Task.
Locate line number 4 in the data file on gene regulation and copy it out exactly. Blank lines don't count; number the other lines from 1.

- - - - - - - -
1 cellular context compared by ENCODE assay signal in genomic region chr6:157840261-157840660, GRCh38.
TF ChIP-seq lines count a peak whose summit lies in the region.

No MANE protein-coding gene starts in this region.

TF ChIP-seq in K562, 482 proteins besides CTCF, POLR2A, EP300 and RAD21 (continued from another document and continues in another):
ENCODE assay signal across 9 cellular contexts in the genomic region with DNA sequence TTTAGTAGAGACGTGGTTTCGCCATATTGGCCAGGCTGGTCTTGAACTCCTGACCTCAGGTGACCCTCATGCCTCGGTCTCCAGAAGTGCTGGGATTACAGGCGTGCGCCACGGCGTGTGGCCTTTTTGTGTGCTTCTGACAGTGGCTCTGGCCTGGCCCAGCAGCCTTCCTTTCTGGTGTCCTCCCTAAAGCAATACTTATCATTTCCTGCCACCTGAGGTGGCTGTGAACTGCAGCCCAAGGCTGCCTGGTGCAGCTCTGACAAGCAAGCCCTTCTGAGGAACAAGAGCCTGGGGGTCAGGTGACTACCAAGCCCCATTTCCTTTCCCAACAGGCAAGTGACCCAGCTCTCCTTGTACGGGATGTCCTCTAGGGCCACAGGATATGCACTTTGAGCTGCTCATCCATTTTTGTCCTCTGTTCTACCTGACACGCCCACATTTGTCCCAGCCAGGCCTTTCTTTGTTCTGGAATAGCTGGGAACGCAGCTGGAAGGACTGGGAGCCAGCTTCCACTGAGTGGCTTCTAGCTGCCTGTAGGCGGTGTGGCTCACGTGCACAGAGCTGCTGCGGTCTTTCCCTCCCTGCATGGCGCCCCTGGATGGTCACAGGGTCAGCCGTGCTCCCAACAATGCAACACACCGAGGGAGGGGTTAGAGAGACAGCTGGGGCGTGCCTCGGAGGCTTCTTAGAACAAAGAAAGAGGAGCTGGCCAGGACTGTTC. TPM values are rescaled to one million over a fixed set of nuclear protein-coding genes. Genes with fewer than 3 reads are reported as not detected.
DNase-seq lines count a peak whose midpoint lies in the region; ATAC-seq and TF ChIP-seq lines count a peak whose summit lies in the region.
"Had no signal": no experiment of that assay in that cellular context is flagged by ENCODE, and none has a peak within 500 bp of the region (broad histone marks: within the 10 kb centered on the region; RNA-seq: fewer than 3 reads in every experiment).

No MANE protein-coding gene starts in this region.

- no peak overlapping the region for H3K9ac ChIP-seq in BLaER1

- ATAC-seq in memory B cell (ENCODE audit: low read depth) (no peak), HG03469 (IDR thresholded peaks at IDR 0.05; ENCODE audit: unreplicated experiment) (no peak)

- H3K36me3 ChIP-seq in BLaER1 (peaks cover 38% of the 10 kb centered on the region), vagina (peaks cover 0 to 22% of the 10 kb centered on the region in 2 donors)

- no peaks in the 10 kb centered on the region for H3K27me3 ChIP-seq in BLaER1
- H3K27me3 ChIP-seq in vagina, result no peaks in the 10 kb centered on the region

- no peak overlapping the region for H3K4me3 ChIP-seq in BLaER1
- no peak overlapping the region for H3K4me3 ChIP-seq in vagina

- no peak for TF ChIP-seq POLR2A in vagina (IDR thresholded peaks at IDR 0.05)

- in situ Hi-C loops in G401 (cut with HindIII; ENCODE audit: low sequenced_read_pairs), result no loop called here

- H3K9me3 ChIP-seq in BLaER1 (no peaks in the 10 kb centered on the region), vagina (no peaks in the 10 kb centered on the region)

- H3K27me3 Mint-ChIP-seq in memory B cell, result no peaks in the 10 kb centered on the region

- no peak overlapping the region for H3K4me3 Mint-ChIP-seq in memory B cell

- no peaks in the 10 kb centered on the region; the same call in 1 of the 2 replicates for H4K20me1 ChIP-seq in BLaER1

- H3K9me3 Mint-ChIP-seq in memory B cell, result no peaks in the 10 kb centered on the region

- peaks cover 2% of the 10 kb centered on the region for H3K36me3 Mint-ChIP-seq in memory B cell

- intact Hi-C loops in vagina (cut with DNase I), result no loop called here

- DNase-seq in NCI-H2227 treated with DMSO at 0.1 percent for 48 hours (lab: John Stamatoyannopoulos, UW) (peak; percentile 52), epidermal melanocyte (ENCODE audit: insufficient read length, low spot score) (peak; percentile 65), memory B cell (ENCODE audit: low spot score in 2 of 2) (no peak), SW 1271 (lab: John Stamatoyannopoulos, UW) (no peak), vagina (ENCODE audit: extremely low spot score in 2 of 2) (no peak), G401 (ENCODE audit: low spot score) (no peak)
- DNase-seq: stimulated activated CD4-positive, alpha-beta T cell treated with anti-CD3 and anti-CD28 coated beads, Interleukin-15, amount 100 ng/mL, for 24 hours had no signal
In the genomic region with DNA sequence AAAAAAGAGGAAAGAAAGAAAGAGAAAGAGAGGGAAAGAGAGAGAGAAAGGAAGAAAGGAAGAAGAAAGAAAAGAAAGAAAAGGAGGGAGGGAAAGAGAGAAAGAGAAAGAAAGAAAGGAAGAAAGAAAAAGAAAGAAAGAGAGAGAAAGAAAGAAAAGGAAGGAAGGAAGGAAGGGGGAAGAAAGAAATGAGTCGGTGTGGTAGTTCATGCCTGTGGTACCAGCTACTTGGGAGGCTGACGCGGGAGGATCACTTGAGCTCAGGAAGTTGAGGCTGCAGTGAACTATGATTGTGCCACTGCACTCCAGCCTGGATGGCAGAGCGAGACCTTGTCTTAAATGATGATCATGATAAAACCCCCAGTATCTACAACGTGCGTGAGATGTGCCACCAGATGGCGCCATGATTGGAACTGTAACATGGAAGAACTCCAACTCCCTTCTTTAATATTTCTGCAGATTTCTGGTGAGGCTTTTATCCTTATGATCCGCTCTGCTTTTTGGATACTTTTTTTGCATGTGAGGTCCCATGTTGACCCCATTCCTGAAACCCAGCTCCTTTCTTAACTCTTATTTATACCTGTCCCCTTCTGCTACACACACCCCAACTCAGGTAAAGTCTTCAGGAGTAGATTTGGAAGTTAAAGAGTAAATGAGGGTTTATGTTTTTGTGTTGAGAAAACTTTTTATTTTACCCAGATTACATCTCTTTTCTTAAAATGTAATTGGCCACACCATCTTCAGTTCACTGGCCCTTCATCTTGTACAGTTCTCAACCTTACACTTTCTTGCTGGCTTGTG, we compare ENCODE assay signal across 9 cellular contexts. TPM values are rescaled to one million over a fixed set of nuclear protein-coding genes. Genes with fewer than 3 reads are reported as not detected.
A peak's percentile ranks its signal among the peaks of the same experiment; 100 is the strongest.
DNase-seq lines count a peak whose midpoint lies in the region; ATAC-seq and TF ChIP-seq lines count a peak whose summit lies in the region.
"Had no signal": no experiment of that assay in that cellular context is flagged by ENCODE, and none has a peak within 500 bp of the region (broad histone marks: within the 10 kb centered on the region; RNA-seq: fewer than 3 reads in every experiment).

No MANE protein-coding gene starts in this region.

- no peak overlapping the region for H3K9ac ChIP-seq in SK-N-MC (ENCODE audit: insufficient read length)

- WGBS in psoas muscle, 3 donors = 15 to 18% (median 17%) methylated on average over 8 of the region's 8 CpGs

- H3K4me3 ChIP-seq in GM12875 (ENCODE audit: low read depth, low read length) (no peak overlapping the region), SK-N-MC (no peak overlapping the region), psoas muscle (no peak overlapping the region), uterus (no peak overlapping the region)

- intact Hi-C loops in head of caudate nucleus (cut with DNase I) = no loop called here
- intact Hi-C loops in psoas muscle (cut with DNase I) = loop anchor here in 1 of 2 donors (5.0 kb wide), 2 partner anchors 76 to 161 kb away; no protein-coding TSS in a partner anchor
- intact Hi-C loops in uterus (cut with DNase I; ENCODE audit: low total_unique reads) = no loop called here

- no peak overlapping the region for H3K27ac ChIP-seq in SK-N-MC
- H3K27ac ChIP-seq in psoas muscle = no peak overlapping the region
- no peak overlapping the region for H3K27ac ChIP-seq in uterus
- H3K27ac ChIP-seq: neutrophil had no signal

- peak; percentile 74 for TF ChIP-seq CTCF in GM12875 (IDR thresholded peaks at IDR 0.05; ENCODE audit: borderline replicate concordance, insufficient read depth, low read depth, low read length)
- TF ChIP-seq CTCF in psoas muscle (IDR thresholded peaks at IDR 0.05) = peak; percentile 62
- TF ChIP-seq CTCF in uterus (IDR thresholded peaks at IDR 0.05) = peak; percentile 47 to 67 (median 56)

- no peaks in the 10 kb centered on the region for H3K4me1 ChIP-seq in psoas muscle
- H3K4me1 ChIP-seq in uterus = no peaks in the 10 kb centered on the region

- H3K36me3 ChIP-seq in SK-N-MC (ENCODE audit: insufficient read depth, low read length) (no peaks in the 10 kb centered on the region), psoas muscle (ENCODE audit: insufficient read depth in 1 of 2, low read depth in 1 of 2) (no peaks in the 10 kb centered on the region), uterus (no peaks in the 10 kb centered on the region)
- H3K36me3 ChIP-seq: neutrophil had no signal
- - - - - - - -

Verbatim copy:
TF ChIP-seq in K562, 482 proteins besides CTCF, POLR2A, EP300 and RAD21 (continued from another document and continues in another):